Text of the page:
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west passage to China, was Mr. (afterwards Sir Martin) Frobisher. He left England in the middle of July, 1576, with two small vessels and a pinnace, the largest only 25 tons; and proceeding to the entrance of a supposed strait in latitude 63° 10' N. he returned to Harwich on the ed October, bringing back from an island on the coast of Greenland ? one of the salvages’ard some bright stones. The wife of one of the adventurers threw one of these stones accidentally into the fire, and having quenched it with vinegar, “it glistered with a bright marquisset of gold.' The following year Frobisher anchored on the west coast of Greenland, where the I stones be altogether sparkled, and glister in the sun like gold.' One of bis people found the horn of a sea unicorn, into which some spiders being put immediately died; and “ these spiders, we are told, as many affirm, are signs of great store of gold. They also caught two women, one of whom was so ugly ihat the sailors' suspected her to be the devil, and would not be convinced of the contrary, until they had stripped off her skin boots to see whether she had a cloven foot. Queen Elizabeth, it seems, was so much satisfied with the report of this voyage,
that Frobisher was sent out for the third time the following year, to take possession of Meta incognita (Greenland) with 15 ships and 120 settlers; but the ice opposing their passage through the Strait, and the season being far advanced, they contented theinselves with taking on board a large quantity of the 'glistering stones, and returned to England. These stones we suppose turned out to be pieces of that beautiful iridescent spar known by the name of La
The unfavourable result of Frobisher's third expedition seems for a while to have cast a damp on the spirit of enterprize in this quarter; which however was revived in 1585, when some noblemen and gentlenen formed an association for effecting the discovery of the North-west passage, and John Davis, of Sandridge in Devonshire, was engaged to conduct the expedition. He left England with two ships, passed the south point of Greenland on the 20th July, to which, from its horrid appearance, he gave the name of the Land of Desolation, then steered N. W.and making the land on the 6th August, in latitude 66° 40' N., he gave to a high mountain ' glittering like gold,' the name of Mount Ralegh. Having doubled the South cape of this island, which he named Cape of God's Mercy,' he proceeded up a strait (Cumberland Strait of modern charts) 20 leagues wide, to the distance of 60 leagues, when adverse winds and tides obliged him to return. In 1586, Davis was again sent with four ships, but made no discoveries of importance, and reached not beyond bis former latitude. On his third voyage in 1587, he was more suc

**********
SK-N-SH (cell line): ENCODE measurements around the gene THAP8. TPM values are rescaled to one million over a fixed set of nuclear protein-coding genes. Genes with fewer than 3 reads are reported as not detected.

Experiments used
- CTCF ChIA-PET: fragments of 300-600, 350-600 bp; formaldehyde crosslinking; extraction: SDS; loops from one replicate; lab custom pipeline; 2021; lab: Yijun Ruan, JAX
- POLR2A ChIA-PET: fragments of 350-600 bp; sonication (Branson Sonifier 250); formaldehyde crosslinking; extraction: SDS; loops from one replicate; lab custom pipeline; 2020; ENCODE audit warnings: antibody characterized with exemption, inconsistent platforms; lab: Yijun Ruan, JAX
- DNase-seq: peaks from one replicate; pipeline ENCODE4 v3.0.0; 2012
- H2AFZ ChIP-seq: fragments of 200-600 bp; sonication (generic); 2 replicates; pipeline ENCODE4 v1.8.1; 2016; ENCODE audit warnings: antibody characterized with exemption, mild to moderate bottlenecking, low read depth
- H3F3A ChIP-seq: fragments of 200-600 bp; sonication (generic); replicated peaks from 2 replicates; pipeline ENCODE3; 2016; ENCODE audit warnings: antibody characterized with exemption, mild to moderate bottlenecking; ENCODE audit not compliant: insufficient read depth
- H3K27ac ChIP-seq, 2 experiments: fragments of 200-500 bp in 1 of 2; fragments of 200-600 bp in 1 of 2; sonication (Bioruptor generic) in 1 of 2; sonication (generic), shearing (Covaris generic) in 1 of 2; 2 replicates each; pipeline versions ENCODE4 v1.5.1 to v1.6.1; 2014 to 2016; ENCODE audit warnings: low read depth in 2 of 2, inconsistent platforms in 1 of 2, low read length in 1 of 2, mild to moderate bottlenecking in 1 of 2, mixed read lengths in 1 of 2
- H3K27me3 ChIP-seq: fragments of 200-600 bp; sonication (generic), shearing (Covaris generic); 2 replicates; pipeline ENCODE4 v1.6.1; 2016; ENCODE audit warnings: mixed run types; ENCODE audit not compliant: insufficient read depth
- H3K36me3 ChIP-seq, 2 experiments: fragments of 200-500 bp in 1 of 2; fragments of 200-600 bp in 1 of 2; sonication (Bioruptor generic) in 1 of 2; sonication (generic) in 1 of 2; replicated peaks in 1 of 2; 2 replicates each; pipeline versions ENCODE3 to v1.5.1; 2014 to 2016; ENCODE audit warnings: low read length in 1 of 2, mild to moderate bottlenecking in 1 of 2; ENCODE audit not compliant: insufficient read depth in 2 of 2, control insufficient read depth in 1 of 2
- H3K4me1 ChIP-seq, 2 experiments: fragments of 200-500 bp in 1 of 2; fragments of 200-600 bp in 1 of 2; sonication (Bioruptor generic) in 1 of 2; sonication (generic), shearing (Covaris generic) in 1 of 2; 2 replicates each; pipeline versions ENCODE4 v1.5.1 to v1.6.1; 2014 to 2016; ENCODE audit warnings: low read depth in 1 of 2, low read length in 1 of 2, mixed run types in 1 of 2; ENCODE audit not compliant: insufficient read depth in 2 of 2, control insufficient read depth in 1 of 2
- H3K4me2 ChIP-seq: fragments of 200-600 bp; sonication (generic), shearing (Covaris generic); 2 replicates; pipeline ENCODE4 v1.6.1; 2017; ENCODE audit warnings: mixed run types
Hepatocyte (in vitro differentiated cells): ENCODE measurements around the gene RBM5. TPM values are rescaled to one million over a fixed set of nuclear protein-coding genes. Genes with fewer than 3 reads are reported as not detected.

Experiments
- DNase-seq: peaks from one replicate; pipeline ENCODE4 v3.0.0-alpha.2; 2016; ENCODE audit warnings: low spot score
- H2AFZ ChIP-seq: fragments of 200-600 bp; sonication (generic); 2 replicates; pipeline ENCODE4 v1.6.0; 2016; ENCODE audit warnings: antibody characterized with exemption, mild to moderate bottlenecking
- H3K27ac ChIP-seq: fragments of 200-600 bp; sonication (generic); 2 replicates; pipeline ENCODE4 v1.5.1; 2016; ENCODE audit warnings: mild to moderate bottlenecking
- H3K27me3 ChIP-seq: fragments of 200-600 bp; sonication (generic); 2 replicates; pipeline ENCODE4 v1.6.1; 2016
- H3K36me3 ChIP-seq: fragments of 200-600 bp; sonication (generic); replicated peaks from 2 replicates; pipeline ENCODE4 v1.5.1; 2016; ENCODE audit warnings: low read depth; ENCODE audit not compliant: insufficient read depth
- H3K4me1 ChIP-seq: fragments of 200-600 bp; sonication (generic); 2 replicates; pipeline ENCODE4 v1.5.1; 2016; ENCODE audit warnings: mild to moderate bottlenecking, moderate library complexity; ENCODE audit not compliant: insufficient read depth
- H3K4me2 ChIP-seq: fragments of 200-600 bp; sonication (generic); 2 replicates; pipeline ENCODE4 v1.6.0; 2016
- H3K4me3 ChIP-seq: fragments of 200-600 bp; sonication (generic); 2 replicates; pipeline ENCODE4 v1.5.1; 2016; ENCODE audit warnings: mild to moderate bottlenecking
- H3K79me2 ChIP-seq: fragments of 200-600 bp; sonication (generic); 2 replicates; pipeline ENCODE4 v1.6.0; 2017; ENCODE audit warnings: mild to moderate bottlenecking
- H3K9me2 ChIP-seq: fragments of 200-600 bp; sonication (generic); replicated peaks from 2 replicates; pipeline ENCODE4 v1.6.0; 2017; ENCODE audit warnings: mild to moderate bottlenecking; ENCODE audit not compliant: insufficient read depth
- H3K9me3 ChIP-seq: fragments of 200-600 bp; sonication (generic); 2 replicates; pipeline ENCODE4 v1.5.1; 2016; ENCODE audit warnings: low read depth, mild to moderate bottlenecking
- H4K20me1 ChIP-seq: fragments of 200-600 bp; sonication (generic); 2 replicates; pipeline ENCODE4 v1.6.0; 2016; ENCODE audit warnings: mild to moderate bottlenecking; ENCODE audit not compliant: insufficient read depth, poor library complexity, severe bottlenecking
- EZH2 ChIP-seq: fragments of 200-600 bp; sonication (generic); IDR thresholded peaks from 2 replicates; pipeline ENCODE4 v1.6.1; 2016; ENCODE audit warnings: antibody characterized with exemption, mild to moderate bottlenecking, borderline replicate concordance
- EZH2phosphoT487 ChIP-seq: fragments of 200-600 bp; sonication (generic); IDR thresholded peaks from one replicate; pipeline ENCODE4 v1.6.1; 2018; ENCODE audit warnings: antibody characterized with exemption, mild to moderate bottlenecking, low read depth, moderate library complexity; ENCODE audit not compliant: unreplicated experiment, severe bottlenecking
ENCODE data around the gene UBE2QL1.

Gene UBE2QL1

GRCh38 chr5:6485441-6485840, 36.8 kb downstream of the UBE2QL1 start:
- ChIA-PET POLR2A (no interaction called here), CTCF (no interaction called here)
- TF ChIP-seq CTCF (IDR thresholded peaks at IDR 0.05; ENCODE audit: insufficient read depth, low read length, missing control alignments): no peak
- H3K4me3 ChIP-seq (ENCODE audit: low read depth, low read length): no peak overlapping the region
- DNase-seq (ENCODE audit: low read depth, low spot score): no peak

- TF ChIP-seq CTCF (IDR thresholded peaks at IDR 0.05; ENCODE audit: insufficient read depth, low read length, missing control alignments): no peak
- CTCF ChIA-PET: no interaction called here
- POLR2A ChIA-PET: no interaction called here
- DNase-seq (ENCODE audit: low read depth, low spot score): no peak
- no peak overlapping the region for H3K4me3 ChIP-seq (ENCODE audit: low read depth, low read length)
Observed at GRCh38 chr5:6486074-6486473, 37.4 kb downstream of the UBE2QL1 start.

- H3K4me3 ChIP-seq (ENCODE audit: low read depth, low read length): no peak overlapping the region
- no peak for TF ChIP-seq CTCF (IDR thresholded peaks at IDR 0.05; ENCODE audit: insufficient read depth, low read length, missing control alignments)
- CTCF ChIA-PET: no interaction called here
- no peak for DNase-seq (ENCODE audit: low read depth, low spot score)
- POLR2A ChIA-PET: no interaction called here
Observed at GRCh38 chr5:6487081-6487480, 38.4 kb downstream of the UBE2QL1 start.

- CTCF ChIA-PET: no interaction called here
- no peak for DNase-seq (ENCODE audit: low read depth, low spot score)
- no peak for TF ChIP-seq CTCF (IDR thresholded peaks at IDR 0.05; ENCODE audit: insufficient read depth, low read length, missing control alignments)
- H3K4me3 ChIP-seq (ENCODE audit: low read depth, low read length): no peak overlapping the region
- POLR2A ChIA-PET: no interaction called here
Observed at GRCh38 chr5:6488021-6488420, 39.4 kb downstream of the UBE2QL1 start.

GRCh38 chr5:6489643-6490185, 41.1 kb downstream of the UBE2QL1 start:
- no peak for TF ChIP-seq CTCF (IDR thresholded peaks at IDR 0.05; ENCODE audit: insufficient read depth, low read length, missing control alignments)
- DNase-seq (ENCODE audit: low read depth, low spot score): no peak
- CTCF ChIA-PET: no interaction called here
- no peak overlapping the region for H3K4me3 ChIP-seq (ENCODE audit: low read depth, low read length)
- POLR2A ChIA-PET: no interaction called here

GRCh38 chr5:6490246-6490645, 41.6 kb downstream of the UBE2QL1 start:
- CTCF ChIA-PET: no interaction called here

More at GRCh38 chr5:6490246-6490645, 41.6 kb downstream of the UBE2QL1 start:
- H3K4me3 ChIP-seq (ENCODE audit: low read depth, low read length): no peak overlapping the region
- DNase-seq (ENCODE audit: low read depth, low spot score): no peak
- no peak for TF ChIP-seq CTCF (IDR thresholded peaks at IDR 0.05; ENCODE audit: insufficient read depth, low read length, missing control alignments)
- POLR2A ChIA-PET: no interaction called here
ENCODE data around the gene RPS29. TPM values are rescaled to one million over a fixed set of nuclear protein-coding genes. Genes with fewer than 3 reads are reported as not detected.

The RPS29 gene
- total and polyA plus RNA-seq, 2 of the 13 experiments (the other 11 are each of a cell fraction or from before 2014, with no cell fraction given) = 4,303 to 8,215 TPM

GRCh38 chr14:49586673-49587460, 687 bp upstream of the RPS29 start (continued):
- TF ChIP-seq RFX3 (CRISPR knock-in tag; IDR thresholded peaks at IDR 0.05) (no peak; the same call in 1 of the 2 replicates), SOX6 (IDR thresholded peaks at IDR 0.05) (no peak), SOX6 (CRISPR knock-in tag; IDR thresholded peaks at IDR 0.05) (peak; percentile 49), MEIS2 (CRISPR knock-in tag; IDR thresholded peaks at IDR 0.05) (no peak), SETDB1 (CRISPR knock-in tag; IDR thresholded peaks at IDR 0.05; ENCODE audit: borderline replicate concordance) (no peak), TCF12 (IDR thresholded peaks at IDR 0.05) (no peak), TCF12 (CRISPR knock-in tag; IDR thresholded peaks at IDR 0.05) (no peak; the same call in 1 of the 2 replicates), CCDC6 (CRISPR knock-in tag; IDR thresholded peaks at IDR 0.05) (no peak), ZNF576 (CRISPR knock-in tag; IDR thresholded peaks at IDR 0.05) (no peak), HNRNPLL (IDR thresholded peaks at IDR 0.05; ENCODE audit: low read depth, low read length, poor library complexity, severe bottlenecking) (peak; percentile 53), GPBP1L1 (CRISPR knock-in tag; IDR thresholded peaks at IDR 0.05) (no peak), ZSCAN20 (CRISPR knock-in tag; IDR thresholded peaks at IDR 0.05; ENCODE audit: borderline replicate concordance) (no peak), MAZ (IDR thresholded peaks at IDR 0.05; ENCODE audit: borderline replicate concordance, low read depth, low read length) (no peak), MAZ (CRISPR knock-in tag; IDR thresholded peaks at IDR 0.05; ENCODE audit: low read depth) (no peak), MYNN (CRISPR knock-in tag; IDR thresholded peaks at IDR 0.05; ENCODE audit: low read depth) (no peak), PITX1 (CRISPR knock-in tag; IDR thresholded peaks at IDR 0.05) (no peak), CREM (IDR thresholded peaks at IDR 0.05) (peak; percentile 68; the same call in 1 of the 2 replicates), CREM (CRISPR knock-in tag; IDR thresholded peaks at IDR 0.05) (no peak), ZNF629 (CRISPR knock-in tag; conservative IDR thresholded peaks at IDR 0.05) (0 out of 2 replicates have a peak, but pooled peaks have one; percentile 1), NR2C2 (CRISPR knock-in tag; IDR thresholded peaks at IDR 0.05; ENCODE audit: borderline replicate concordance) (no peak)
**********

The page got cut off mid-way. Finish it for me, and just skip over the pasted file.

cessful, having proceeded along the west coast of Greenland to the latitude of 72° 12' N. He then steered a westerly course towards the continent of America, but being opposed by fields and mountains of ice, which alarmed his people, he coasted to the southward along the same land he had discovered on bis first voyage; saw Lumley's Inlet between 62° and 63°, and returned to Dartmouth by the 15th September. In his short letter to Mr. Saunderson, the great promoter of the undertaking, he says, “I have been in 73°, finding the sea all open, the passage most probable, the execution easy.'